Recently, a friend introduced me to a tier of luxury I didn’t even know existed. The brand was Outlier, a clothing line initially aimed at urban commuters, but that has since become a favorite of style-conscious online consumers obsessed with detail and quality.
The clothes are, by ordinary standards, expensive: A pair of pants goes for $300, while a woolen hoodie vest fetches twice that. Still, Outlier is a far cry from fashion brands that peddle plain t-shirts for $1,000, and dresses and suits for exponentially more. Instead, the appeal of newer brands like Outlier is they represent purposeful high-end design. They’re exceptionally well made for a reasonable price. Fittingly, their slogan is not about style or identity, but instead, simply: “Radical Quality.”
It was this focus on quality that came to mind recently as the iPhone X launched. Since its inception, the iPhone has drawn criticism for being an object of desire for people obsessed with trends, rather than practicality. But recently, among the normal tech press chatter and expectedly laudatory reviews were also the usual technical breakdowns. One site called the new iPhone’s screen the best display one can buy.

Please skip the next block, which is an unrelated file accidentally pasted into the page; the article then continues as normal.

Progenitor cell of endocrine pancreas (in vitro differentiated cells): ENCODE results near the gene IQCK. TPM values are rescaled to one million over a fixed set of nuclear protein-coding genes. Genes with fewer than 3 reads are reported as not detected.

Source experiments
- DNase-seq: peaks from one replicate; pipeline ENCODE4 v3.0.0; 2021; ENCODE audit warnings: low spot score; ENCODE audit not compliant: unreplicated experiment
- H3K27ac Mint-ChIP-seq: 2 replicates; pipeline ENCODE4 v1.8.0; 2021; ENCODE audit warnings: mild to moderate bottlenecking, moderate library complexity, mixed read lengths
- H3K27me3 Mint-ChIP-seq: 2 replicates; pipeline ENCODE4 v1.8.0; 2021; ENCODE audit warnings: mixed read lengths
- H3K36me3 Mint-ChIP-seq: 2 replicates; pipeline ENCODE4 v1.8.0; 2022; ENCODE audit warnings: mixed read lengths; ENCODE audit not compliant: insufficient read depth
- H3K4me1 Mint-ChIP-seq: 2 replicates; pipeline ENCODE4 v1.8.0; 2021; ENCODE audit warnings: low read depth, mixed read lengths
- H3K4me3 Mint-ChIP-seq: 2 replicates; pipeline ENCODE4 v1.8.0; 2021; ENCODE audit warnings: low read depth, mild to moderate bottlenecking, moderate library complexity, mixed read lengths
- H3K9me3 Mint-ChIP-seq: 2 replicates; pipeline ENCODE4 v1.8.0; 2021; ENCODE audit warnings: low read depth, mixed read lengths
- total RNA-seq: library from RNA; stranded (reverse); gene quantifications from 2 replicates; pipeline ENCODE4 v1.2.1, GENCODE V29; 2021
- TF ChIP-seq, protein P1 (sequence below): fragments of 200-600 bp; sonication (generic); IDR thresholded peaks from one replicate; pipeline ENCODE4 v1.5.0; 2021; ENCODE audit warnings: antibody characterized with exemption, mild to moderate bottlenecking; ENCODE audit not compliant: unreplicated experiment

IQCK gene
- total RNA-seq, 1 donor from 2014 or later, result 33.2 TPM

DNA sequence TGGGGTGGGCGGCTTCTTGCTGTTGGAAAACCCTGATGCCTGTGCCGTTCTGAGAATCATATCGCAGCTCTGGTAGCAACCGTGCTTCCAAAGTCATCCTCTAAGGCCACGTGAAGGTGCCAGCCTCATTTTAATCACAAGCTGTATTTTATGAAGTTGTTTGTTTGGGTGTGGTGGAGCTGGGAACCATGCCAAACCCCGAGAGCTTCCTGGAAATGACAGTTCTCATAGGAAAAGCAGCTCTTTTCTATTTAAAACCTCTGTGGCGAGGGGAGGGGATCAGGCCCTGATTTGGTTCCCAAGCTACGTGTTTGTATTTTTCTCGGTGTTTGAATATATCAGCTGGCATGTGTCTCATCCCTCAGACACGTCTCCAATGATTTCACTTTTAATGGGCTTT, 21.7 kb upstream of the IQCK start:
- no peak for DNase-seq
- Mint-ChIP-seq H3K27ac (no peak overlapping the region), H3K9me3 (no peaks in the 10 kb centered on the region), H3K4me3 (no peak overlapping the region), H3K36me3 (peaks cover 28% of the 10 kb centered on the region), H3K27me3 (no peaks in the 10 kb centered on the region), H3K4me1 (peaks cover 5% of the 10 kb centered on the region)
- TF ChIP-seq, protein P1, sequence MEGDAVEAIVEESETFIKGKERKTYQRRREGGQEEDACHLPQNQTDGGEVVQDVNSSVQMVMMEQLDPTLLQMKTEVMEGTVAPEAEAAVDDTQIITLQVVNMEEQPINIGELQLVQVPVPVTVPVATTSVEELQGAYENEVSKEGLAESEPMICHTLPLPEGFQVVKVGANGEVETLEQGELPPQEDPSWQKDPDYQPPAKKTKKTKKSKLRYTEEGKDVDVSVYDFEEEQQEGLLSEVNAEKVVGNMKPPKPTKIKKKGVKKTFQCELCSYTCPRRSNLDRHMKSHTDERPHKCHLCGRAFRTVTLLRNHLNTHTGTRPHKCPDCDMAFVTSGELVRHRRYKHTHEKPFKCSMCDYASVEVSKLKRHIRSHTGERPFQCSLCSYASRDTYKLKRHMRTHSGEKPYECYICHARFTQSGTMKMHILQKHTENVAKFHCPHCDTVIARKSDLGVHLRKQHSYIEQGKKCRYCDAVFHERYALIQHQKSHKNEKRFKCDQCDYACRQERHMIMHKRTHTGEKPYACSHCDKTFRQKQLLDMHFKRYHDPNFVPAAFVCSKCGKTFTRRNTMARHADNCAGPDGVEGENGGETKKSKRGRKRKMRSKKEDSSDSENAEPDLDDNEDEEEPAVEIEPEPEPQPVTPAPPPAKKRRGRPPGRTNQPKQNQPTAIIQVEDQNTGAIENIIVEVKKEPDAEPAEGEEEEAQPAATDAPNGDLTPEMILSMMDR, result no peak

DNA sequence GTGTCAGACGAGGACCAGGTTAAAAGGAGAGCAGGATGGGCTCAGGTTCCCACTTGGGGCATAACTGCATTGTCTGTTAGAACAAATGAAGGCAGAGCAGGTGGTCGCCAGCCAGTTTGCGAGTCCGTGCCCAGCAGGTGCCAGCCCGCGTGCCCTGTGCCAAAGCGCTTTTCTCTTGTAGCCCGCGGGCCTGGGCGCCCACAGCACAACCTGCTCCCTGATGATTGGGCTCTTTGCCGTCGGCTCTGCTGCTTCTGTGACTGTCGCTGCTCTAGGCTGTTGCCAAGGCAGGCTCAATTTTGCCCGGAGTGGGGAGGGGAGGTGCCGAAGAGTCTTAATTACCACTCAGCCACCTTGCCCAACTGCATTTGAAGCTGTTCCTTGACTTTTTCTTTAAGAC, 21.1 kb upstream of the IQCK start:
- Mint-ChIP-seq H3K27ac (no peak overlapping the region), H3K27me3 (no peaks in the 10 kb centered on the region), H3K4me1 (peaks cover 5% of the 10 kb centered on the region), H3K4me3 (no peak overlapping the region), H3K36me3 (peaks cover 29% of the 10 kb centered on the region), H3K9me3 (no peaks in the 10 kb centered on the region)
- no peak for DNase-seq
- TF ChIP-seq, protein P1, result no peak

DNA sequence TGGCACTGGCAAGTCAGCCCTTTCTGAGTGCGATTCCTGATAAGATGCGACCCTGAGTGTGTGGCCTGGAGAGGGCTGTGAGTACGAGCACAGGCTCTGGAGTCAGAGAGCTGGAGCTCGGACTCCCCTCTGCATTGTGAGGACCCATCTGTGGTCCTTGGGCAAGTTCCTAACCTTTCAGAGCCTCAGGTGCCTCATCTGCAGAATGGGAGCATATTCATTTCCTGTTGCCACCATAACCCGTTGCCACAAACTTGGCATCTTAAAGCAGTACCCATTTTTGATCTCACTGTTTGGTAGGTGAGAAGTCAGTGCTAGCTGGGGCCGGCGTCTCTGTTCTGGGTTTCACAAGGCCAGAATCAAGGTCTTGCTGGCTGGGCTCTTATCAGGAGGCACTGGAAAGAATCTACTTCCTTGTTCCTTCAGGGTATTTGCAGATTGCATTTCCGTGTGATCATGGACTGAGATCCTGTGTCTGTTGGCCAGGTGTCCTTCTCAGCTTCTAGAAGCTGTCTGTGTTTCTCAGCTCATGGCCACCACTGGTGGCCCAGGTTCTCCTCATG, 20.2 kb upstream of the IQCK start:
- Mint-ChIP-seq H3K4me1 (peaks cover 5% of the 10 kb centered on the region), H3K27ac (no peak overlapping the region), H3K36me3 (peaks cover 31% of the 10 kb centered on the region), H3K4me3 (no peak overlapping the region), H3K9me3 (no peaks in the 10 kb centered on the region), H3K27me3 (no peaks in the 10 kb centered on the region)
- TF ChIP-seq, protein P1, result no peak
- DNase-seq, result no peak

It’s this kind of review that helps explain the enduring appeal of the iPhone. It is more than marketing hype or brand loyalty. The iPhone offers the most modern form of luxury: peace of mind for consumers who simply want the best.
The term “best” is hotly debated, and any use of it quickly devolves into an argument about personal preference. But in this case, best is not meant to connote some objective fact about a thing being ideal for all people. Rather, it refers to the way we as individuals need to feel as if we have made the right decision — that we have in fact bought the best thing. And Apple’s appeal remains firmly in convincing its users that they have done just that.
This is the genius of Apple, perhaps even more so than their actual products. In the 21st century, wealthy consumers are bombarded by options. The phenomenon even has a name: the tyranny of choice. Overwhelmed by the sheer breadth of products, privileged people feel exhausted and even unhappy because it becomes impossible to feel secure in their choices.
Apple’s clever marketing and design addresses this problem. The iPhone X doesn’t just have the best screen. The chips that power Apple’s devices are also …read more
Source:: The Week – Tech